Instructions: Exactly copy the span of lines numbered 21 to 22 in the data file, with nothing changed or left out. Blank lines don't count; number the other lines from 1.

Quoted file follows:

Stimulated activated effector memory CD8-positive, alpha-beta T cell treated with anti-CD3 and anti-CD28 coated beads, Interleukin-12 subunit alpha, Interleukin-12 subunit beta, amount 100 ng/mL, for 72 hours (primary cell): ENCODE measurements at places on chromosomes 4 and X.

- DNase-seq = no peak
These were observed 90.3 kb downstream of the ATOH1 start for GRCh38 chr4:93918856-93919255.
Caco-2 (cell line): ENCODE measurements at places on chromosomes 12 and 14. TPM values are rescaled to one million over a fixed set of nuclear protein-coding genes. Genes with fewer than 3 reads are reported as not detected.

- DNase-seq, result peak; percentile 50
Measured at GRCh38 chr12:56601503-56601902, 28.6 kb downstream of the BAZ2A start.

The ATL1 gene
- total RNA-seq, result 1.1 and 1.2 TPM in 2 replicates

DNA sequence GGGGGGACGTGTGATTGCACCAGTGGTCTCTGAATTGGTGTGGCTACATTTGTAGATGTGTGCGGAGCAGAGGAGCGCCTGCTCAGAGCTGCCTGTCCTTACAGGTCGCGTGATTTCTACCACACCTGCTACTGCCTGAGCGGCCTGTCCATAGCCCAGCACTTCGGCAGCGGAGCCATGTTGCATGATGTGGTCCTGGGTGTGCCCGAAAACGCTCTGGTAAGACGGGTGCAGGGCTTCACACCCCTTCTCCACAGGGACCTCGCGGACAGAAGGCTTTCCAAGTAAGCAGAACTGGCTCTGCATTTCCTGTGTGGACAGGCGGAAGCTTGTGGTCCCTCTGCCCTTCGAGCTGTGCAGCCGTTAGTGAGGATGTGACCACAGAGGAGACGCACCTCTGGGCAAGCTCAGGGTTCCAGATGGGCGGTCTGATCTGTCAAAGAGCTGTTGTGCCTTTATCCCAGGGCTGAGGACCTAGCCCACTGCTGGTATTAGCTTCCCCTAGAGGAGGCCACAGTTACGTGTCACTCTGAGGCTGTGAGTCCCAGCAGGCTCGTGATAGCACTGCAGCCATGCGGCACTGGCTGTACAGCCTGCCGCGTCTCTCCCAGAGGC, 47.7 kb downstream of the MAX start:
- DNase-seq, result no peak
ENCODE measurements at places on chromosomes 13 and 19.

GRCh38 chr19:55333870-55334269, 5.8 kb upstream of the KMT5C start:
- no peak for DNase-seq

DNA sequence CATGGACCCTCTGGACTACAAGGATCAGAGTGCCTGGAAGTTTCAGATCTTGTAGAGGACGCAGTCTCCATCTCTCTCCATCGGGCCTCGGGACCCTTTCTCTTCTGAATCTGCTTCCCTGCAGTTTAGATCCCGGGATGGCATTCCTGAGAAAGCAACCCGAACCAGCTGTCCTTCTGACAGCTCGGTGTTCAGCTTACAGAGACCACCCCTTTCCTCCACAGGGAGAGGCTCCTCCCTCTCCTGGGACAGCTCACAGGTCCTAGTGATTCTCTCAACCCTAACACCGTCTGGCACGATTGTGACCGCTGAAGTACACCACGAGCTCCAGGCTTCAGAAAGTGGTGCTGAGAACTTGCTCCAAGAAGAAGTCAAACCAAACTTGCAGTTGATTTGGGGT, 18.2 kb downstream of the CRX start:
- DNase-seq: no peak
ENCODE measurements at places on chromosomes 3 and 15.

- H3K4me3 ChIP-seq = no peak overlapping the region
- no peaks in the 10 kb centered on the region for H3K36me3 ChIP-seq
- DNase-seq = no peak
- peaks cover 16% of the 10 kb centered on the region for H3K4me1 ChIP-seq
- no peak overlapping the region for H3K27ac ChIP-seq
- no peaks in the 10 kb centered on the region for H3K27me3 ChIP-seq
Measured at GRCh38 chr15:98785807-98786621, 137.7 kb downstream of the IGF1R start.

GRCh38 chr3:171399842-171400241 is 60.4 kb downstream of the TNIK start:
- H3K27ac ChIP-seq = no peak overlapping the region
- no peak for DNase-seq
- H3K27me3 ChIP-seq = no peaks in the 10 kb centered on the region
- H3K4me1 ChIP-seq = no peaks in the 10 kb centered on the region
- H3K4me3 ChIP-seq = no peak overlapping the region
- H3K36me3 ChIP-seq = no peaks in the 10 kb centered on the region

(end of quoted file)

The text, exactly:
- no peak overlapping the region for H3K27ac ChIP-seq
- no peaks in the 10 kb centered on the region for H3K27me3 ChIP-seq